Picking up the pieces is often the main focus of those whose homes or businesses have been destroyed by wildfires. In that singular focus, it’s understandable why someone who claims they can help pick those pieces up for cents on the dollar would be welcomed with open arms by those who have lost it all.
But that kindness, according to multiple state agencies, is sometimes too good to be true.
The Gray Fire in Washington killed one person and destroyed 185 structures. Victims in the devastated community of Medical Lake are falling prey to an ongoing scam, according to the state’s Department of Labor & Industries (L&I). The scam involves “contractors” showing up uninvited and offering to help people rebuild. The fake contractors offer to do work and ask for a deposit, only to disappear and raise their prices once the funds are handed over.
The scam has recently happened frequently enough in the Washington community of Medical Lake that L&I issued a warning telling residents affected by wildfires not to accept these solicited offers.
“Disasters like our state’s recent wildfires often bring out scam artists itching to make a buck from homeowners desperate to quickly rebuild or repair their homes,” the warning read. “That’s why [L&I] is urging people recovering from the devastating fires to be sure to hire contractors registered with the department.”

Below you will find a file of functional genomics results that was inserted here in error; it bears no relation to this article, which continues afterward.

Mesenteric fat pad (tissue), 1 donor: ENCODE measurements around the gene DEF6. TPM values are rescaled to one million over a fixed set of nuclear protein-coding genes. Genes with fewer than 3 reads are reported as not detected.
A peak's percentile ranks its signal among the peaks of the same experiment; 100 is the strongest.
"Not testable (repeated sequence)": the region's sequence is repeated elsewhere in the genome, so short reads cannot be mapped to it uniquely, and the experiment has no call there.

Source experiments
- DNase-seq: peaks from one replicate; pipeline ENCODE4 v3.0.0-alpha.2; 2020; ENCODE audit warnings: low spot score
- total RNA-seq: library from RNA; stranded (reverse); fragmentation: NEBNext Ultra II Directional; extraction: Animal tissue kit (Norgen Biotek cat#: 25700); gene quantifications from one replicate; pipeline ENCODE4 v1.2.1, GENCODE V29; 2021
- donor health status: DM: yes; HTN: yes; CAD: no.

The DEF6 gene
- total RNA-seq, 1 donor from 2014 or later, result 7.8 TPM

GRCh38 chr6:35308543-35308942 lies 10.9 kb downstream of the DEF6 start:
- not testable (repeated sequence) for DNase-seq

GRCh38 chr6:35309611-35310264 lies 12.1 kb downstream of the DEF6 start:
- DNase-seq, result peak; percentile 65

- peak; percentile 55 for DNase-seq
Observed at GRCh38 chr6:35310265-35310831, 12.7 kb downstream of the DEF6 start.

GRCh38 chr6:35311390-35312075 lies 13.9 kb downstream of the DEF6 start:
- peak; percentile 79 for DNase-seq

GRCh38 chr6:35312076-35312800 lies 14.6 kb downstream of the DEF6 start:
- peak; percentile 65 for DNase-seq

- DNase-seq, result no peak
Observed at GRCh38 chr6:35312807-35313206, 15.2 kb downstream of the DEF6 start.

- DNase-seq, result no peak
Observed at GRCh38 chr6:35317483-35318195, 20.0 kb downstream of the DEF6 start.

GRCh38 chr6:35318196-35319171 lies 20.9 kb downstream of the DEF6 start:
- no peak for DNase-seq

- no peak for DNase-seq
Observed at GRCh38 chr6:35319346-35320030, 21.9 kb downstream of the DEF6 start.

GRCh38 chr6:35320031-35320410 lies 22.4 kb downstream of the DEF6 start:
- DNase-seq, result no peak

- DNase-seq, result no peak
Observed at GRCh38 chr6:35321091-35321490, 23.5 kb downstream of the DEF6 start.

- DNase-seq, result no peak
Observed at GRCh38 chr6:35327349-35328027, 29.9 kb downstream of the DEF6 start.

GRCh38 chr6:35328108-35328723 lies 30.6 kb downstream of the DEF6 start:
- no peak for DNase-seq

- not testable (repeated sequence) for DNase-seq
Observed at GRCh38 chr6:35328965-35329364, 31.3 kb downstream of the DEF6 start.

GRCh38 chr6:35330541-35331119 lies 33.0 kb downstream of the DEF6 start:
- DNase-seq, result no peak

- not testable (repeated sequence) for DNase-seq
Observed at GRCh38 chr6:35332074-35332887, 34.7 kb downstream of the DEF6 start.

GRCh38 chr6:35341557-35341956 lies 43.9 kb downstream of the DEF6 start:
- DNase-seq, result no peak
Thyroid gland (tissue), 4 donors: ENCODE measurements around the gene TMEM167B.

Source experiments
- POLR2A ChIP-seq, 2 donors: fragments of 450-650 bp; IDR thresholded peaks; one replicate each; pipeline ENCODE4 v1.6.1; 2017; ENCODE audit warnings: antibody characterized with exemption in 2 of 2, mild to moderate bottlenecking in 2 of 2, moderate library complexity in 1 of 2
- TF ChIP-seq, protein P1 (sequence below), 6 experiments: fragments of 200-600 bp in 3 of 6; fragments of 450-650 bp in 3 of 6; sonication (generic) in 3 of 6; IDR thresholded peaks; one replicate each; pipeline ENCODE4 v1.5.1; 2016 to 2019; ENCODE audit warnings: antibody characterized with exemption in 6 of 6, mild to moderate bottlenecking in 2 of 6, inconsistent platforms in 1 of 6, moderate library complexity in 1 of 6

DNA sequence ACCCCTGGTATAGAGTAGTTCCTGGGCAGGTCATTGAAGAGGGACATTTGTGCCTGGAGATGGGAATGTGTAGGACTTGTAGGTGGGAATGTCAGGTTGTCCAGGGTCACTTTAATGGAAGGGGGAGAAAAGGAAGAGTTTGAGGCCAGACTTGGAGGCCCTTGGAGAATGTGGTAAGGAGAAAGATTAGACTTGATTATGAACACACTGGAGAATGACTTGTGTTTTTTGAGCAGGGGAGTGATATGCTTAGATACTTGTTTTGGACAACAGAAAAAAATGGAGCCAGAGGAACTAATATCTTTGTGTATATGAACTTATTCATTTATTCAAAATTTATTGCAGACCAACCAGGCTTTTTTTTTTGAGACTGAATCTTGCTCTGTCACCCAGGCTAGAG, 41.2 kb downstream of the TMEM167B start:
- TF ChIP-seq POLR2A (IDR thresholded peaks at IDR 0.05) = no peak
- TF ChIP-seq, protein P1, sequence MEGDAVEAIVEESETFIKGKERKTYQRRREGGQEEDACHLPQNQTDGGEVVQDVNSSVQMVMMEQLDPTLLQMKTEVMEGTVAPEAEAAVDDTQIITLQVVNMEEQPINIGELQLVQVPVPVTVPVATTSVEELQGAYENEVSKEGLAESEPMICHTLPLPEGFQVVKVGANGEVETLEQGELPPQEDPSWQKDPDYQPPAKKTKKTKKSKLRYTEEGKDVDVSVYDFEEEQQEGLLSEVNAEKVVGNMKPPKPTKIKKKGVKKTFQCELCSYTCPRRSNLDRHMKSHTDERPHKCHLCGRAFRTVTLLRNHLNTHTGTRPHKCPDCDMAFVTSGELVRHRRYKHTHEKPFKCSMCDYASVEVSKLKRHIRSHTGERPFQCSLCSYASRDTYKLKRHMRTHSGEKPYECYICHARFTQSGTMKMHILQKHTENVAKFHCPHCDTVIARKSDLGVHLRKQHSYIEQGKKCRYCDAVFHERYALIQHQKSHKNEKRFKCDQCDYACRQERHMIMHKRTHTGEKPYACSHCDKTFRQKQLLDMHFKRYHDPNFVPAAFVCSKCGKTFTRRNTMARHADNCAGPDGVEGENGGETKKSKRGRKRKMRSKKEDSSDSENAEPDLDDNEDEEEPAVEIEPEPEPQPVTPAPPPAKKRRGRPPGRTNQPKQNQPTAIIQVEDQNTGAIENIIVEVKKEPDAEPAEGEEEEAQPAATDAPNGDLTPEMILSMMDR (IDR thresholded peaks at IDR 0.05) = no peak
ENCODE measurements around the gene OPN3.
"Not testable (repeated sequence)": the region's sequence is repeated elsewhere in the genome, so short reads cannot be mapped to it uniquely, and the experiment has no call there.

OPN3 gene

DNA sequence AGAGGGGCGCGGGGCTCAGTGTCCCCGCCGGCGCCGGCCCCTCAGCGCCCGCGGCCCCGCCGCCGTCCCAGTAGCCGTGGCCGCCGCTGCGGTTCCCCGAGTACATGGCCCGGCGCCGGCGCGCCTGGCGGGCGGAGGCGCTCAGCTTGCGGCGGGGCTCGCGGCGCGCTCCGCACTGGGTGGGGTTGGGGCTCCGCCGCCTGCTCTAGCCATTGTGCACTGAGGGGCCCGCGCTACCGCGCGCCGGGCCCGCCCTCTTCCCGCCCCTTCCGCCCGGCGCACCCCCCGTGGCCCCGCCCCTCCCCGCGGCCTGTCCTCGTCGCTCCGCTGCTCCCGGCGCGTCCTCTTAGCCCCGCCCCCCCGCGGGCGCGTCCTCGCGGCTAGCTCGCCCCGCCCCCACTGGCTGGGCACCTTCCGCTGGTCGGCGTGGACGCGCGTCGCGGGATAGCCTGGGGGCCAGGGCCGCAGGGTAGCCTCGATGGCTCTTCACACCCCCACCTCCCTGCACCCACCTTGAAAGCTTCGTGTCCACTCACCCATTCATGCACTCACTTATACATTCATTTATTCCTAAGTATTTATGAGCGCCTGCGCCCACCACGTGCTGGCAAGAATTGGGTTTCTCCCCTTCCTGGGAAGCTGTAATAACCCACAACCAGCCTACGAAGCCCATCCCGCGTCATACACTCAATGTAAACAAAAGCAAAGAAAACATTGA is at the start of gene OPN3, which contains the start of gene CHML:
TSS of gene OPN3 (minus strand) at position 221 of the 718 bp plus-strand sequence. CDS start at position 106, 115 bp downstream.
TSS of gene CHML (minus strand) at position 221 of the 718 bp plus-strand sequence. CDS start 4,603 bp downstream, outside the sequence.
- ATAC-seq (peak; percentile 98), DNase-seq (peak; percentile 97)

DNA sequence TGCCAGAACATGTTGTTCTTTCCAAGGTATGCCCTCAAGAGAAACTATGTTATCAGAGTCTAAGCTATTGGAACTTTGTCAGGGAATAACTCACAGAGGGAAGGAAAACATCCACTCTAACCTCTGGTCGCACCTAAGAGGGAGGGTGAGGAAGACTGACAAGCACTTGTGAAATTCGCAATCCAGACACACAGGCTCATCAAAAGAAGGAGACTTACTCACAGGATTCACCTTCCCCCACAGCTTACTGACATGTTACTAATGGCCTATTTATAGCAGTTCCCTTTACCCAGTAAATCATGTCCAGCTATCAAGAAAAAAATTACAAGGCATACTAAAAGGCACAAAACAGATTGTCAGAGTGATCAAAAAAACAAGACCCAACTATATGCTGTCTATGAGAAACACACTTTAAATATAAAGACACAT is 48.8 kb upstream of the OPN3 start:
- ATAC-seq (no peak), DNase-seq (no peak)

The department outlined numerous ways people looking to rebuild can avoid becoming victims of the scammers. The department recommended obtaining a written contract, getting three written bids, and never paying in full before a job is completed. L&I also said it has an entire database where interested people can look up and verify a contractor’s registration status.
“L&I requires construction contractors to be registered and have liability insurance, a business license, and a bond to provide some financial protection if something goes wrong with the project,” the department said. “It’s easy to verify contractor registration at ProtectMyHome.net or by calling L&I at (80)647-0982 and choosing 2.”
A similar warning was shared by California’s Insurance Commissioner in 2018, warning wildfire victims to not fall for schemes involving price gouging, debris removal, or fraudulent charitable solicitations.
“Because property loss from a disaster can be so traumatic, victims of disaster can become easy targets for fraud,” the commissioner’s website said. “It is important to keep a sharp lookout for people who try to play on the emotions of those stricken by disaster.”
Disaster assistance: Resources are also available through the Spokane County Disaster Assistance Center at the Spokane Falls Community College, Building 9, 3305 W. Whistalks Way, Spokane, WA 99224 – (509)998-2750. Additional resources for property clean-up can be found at Spokane Regional Health and Spokane Air: bit.ly/44o05BX.